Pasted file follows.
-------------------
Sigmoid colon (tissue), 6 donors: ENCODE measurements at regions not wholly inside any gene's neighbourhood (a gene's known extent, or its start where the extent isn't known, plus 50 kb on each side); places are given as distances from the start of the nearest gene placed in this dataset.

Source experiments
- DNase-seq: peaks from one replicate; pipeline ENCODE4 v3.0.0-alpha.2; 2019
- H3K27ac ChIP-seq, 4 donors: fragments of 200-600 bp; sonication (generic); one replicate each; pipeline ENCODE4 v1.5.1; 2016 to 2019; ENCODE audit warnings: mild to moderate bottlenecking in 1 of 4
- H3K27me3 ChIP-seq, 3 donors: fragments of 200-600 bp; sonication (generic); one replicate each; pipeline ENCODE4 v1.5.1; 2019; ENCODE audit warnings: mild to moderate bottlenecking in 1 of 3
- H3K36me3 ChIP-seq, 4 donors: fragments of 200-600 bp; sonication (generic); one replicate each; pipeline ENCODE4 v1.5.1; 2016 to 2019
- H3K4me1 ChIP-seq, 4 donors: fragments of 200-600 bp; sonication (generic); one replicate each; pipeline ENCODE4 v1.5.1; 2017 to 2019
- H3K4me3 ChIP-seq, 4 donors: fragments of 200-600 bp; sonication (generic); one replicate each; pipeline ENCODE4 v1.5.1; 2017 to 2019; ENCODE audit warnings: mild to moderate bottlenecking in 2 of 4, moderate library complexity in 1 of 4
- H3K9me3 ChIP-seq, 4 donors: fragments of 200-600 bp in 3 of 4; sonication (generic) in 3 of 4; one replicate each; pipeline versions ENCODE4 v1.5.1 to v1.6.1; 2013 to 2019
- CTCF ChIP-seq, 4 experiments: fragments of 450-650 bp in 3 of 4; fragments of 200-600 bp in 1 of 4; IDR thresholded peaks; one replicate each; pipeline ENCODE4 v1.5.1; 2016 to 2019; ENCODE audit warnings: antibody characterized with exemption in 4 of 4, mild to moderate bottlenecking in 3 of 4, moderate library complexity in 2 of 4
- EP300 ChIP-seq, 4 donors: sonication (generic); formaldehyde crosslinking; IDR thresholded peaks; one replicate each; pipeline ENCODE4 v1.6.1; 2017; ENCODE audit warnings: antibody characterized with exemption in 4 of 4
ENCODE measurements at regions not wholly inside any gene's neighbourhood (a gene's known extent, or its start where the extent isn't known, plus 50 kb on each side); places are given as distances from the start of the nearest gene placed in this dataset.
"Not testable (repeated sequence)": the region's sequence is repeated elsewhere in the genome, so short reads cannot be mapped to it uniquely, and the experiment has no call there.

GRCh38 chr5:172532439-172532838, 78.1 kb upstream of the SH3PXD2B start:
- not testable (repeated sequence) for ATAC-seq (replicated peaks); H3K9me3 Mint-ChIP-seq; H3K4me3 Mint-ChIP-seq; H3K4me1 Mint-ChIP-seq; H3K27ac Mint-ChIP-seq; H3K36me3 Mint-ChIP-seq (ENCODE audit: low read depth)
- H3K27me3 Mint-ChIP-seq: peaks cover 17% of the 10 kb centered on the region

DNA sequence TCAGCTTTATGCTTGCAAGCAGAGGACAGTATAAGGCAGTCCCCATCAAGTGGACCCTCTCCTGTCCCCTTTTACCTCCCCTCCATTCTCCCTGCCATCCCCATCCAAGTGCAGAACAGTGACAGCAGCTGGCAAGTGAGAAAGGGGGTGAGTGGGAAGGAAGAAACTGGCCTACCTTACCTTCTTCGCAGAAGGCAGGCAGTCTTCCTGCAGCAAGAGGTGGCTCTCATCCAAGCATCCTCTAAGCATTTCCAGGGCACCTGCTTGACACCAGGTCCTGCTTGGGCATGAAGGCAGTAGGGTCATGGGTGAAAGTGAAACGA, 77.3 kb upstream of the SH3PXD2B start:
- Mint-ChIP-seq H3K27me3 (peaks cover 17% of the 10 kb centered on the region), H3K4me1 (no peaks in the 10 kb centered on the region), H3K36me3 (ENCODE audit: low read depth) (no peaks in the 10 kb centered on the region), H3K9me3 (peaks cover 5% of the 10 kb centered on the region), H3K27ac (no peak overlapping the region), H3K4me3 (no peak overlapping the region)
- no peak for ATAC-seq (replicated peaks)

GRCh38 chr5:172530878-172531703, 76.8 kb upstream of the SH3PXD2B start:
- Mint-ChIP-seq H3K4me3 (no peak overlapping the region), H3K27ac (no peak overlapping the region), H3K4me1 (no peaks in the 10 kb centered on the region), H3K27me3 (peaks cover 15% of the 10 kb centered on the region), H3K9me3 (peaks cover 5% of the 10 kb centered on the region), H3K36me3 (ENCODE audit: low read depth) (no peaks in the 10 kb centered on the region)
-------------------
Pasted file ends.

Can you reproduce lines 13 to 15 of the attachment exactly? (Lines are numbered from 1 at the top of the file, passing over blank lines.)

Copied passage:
"Not testable (repeated sequence)": the region's sequence is repeated elsewhere in the genome, so short reads cannot be mapped to it uniquely, and the experiment has no call there.

GRCh38 chr5:172532439-172532838, 78.1 kb upstream of the SH3PXD2B start:
- not testable (repeated sequence) for ATAC-seq (replicated peaks); H3K9me3 Mint-ChIP-seq; H3K4me3 Mint-ChIP-seq; H3K4me1 Mint-ChIP-seq; H3K27ac Mint-ChIP-seq; H3K36me3 Mint-ChIP-seq (ENCODE audit: low read depth)